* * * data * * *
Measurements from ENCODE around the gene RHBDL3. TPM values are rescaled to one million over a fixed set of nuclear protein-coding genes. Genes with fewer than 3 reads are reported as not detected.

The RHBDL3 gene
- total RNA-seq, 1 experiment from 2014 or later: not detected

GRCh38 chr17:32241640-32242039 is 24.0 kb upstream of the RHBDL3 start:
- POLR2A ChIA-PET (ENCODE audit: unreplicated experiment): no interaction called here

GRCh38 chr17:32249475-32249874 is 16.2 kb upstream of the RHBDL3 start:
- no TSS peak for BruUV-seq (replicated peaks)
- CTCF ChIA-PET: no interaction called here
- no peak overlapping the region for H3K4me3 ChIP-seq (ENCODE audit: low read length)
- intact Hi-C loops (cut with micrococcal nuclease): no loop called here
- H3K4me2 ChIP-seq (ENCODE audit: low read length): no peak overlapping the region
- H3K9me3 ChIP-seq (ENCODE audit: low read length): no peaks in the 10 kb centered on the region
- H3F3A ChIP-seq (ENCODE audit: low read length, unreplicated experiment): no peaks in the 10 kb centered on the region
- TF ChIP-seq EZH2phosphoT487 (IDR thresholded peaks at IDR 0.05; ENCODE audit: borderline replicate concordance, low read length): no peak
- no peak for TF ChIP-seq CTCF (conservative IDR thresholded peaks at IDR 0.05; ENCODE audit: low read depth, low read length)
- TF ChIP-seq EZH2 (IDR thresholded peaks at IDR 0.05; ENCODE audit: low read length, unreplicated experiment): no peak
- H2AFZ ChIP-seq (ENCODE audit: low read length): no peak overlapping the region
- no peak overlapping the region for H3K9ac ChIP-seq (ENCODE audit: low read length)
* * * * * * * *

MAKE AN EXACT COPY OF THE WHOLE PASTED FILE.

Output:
Measurements from ENCODE around the gene RHBDL3. TPM values are rescaled to one million over a fixed set of nuclear protein-coding genes. Genes with fewer than 3 reads are reported as not detected.

The RHBDL3 gene
- total RNA-seq, 1 experiment from 2014 or later: not detected

GRCh38 chr17:32241640-32242039 is 24.0 kb upstream of the RHBDL3 start:
- POLR2A ChIA-PET (ENCODE audit: unreplicated experiment): no interaction called here

GRCh38 chr17:32249475-32249874 is 16.2 kb upstream of the RHBDL3 start:
- no TSS peak for BruUV-seq (replicated peaks)
- CTCF ChIA-PET: no interaction called here
- no peak overlapping the region for H3K4me3 ChIP-seq (ENCODE audit: low read length)
- intact Hi-C loops (cut with micrococcal nuclease): no loop called here
- H3K4me2 ChIP-seq (ENCODE audit: low read length): no peak overlapping the region
- H3K9me3 ChIP-seq (ENCODE audit: low read length): no peaks in the 10 kb centered on the region
- H3F3A ChIP-seq (ENCODE audit: low read length, unreplicated experiment): no peaks in the 10 kb centered on the region
- TF ChIP-seq EZH2phosphoT487 (IDR thresholded peaks at IDR 0.05; ENCODE audit: borderline replicate concordance, low read length): no peak
- no peak for TF ChIP-seq CTCF (conservative IDR thresholded peaks at IDR 0.05; ENCODE audit: low read depth, low read length)
- TF ChIP-seq EZH2 (IDR thresholded peaks at IDR 0.05; ENCODE audit: low read length, unreplicated experiment): no peak
- H2AFZ ChIP-seq (ENCODE audit: low read length): no peak overlapping the region
- no peak overlapping the region for H3K9ac ChIP-seq (ENCODE audit: low read length)